Henry Hudson, from a woodcut

    Henry Hudson, from a woodcut

    Explorations and settlement of Quebec by Samuel de Champlain get overlooked in post-NCLB texts.  Texts tend to make mention of the French settlement of Canada, but placing these explorations in the larger frame of the drive to find a route through or around North America to get to China, or the often-bitter contests between French, English, Spanish, Dutch and other European explorers and settlers gets lost.  French-speaking Cajuns just show up in histories of Texas and the Southwest, with little acknowledgment given to the once-great French holdings in North America, nor the incredible migration of French from Acadia to Louisiana that gives the State of Louisiana such a distinctive culture today.

    French explorer and settler Samuel de Champlain

    French explorer and settler Samuel de Champlain

    Champlain’s explorations and settlement set up the conflict between England and France that would result in the French and Indian War in the U.S., and would not play out completely until after the Louisiana Purchase and War of 1812.

    Fulton’s steamboat success ushered in the age of the modern, non-sail powered navies, and also highlights the role geography plays in the development of technology. The Hudson River is ideally suited for navigation from its mouth, north to present-day Albany.  This is such a distance over essentially calm waters that sail would have been preferred, except that the winds on the Hudson were not so reliable as ocean winds.  Steam solved the problem.  Few other rivers in America would have offered such an opportunity for commercial development — so the Hudson River helped drive the age of steam.

    New York City remains an economic powerhouse.  New York Harbor remains one of the most active trading areas in the world.  Robert Fulton helped propel New York ahead of Charleston, Baltimore and Boston — a role in New York history that earned him a place in for New York in the U.S. Capitol’s Statuary Hall.  The steamboat monopoly Fulton helped establish was a key player in Gibbons v. Ogden, the landmark Supreme Court case in which the Court held that Congress has the power to regulate commerce between states — an upholding of the Commerce Clause against the old structures created under colonial rule and the Articles of Confederation.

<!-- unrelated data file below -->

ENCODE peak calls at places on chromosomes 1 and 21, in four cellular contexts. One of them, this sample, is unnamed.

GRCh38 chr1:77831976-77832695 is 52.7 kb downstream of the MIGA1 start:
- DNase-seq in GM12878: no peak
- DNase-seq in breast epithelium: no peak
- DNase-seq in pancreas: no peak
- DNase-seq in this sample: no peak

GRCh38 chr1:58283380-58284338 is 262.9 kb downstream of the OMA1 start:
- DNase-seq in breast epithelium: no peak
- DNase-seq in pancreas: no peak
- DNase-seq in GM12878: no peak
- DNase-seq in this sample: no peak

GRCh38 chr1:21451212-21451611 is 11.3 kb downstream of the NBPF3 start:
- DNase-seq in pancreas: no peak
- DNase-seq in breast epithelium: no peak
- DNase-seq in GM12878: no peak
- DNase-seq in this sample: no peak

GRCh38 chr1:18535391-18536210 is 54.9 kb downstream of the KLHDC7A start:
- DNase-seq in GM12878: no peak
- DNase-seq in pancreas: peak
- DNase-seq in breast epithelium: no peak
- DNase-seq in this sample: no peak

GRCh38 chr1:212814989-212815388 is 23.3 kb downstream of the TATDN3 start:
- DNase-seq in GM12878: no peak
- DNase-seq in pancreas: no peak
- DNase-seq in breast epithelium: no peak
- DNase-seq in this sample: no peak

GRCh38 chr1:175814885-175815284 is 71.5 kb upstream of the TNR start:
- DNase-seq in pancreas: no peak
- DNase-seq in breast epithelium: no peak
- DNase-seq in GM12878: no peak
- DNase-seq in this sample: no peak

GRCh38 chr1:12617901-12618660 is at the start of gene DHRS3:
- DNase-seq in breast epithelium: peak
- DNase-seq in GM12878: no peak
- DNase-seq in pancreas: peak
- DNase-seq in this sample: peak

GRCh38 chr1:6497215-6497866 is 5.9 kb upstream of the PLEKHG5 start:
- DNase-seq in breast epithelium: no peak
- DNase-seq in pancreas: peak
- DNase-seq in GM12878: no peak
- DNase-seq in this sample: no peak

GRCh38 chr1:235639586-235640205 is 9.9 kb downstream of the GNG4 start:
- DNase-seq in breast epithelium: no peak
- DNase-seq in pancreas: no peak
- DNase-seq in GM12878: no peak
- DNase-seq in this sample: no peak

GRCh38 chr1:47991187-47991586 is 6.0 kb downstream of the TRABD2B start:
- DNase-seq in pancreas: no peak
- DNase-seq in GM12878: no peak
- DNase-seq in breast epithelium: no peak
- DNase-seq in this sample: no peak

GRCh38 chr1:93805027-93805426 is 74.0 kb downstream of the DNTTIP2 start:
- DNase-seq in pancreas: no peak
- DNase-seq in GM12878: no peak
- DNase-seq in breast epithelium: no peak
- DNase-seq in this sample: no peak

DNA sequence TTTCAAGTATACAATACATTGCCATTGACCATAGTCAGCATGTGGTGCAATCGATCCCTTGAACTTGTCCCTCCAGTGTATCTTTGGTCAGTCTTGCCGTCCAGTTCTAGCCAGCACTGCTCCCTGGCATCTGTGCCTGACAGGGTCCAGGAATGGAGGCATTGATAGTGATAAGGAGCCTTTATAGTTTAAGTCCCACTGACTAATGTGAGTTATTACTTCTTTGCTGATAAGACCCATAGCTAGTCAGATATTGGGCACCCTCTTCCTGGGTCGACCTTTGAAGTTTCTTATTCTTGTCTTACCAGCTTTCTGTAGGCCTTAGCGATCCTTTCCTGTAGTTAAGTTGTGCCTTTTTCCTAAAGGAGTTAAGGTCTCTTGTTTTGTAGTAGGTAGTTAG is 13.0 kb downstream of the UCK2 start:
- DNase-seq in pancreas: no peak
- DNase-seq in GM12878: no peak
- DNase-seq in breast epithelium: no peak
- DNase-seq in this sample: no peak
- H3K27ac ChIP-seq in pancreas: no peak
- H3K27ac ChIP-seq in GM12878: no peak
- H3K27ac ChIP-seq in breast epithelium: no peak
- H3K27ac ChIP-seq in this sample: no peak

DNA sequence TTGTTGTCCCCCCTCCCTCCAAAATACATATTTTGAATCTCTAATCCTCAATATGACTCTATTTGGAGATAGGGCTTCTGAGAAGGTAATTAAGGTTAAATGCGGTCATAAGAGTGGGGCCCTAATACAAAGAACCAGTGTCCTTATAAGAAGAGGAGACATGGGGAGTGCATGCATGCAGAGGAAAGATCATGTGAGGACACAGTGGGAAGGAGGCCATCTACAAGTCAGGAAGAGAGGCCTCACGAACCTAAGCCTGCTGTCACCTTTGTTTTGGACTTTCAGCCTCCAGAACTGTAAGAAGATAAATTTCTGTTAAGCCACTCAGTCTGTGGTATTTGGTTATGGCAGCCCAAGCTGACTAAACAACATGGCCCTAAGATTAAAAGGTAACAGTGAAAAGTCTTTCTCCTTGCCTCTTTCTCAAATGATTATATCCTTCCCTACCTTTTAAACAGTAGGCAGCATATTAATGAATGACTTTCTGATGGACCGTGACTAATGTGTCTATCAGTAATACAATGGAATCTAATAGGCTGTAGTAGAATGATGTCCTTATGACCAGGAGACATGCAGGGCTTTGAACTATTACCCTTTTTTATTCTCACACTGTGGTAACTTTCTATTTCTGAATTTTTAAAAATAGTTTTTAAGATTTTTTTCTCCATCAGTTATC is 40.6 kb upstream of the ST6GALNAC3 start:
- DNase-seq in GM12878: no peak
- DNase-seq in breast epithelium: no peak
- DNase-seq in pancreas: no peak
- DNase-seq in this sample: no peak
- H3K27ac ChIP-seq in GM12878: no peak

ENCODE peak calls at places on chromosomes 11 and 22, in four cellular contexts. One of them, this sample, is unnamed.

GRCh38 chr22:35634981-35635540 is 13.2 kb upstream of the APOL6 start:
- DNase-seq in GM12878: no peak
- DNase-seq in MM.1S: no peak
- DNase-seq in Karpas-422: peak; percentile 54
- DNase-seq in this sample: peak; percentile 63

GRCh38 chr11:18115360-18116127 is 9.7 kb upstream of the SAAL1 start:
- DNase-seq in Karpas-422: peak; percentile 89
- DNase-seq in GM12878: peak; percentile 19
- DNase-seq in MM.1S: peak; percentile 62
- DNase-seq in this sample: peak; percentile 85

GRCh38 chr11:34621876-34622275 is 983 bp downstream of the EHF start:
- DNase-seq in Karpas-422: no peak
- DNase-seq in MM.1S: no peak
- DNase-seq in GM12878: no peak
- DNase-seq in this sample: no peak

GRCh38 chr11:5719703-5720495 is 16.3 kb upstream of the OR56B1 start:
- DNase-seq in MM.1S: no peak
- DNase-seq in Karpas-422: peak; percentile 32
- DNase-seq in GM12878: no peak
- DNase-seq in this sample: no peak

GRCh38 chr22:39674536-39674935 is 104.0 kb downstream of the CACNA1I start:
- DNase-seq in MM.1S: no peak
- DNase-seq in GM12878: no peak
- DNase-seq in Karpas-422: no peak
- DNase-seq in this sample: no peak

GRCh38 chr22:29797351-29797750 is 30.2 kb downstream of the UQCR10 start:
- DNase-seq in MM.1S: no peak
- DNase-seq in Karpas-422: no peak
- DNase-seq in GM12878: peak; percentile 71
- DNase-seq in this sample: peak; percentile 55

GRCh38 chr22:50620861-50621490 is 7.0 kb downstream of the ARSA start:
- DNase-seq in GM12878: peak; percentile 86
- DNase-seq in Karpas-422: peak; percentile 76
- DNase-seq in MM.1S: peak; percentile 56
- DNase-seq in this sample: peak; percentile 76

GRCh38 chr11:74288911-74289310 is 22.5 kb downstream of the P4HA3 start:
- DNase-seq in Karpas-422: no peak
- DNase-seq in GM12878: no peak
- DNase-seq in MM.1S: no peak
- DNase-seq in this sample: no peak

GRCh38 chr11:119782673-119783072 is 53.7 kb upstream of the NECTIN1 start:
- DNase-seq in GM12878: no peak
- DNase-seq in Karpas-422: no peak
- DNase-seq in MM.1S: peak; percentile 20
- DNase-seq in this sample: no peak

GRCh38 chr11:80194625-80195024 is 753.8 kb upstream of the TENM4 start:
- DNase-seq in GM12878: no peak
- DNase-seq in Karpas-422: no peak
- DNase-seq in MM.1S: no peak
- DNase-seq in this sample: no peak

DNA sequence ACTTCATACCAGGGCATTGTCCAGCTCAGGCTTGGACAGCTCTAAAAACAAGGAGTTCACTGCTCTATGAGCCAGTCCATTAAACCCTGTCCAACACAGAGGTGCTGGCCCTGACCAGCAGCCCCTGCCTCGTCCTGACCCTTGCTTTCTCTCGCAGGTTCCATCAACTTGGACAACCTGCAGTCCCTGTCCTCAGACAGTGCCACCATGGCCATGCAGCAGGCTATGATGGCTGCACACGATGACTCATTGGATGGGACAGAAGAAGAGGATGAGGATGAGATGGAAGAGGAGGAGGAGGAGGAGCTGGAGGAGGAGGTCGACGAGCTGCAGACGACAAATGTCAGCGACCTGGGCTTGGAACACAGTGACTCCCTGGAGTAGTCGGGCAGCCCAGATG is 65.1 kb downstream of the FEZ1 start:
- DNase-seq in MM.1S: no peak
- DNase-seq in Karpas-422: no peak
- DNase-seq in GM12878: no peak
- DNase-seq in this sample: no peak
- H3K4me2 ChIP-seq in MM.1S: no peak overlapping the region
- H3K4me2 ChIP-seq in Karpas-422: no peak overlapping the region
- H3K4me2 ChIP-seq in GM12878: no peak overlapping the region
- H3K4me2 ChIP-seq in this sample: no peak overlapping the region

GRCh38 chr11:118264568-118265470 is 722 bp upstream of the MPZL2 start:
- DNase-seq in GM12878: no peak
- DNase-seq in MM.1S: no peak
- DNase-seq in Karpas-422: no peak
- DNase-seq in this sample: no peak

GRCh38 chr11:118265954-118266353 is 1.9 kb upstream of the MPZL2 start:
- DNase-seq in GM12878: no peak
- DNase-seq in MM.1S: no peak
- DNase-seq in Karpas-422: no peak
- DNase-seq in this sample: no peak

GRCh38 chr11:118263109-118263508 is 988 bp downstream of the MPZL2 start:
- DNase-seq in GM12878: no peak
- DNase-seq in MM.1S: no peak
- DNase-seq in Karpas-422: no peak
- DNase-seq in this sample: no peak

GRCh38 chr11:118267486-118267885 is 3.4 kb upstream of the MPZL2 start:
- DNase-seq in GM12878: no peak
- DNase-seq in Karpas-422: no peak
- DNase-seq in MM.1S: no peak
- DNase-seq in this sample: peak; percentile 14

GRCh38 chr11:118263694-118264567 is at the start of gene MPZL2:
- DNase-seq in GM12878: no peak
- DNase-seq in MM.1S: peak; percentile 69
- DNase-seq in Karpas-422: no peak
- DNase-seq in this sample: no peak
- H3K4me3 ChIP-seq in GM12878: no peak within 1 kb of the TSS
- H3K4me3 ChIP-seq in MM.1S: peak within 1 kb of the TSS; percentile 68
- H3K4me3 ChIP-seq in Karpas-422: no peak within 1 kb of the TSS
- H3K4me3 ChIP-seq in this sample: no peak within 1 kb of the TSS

Robert Fultons statute in the U.S. Capitol - photo by Robert Lienhard

    Robert Fulton's statute in the U.S. Capitol - photo by Robert Lienhard

    400 years of history along the Hudson, a river of great prominence in world history.  History teachers should watch those festivities for new sources of information, new ideas for classroom exercises.


    Constitution Day, September 17

    September 9, 2007

    Get ready.

    Constitution Day is September 17, 2007. It’s the anniversary of the day in 1787 when 39 men signed their names to the proposed Constitution of the United States of America, to send it off to the Continental Congress, who was asked to send it to specially convened meetings of citizens of the 13 states for ratification. When and if nine of the former colonies ratified it, it would become the document that created a federal government for those nine and any of the other four who joined.

    Banner from Constitution Day website

    For Texas, the requirement to commemorate the Constitution was changed to “Celebrate Freedom Week” effective 2003. This week is expected to coincide with the week that includes national Veterans Day, November 11. School trustees may change to a different week. (See § 74.33 of the Texas Education Code) Texas does require students to recite a section from the Declaration of Indpendence. (Recitation is highlighted below the fold.)